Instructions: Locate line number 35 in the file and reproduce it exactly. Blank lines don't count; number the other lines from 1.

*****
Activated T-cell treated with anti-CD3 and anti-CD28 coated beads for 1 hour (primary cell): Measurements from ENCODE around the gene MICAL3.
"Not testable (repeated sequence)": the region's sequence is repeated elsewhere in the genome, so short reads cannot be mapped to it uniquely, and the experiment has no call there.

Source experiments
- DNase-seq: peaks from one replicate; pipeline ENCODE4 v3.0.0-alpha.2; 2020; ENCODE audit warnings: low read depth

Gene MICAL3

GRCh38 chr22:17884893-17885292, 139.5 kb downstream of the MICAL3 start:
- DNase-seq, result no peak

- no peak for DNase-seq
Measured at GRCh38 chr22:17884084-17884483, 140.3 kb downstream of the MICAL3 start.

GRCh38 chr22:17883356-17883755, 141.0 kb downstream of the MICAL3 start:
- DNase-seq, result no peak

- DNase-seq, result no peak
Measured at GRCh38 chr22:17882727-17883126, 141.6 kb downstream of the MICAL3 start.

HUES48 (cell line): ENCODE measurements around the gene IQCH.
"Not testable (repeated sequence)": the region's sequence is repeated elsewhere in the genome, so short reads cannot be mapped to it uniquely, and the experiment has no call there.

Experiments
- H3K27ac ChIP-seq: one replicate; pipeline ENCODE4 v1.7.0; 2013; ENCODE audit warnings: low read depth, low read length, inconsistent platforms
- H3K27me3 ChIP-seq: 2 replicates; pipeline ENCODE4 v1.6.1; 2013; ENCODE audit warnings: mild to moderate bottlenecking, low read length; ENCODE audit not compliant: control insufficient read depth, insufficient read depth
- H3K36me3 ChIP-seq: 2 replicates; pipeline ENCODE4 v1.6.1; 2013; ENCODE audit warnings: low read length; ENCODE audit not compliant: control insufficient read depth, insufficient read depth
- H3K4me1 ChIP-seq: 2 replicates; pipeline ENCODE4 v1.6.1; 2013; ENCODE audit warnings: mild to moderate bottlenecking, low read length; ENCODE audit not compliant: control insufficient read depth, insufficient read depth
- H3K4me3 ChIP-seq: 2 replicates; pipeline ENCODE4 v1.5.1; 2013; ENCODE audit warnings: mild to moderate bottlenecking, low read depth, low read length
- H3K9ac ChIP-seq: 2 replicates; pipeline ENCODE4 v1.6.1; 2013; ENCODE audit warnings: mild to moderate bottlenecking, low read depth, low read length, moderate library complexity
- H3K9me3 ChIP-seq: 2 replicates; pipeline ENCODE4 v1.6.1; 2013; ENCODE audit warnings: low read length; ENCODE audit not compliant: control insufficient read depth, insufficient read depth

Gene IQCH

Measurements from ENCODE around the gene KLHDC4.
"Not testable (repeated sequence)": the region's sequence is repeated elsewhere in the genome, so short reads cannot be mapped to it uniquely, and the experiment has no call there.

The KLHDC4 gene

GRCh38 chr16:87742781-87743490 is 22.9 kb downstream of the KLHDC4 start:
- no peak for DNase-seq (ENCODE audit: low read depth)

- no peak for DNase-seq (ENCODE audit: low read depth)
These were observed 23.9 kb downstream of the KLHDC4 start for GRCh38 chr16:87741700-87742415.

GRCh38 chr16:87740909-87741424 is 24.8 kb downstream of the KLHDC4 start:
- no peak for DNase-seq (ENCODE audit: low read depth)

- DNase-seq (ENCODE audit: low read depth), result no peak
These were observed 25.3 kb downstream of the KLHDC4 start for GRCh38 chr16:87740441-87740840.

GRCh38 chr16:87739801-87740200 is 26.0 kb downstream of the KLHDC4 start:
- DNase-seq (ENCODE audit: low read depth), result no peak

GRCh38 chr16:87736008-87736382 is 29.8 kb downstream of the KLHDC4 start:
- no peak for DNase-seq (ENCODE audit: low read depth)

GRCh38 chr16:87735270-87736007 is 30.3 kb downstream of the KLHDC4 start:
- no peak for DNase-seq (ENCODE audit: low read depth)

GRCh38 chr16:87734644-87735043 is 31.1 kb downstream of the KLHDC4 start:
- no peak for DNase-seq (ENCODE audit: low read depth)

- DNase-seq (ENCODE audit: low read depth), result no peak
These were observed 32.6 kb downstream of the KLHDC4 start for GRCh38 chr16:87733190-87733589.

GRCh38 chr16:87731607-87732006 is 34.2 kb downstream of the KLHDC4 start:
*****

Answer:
These were observed 25.3 kb downstream of the KLHDC4 start for GRCh38 chr16:87740441-87740840.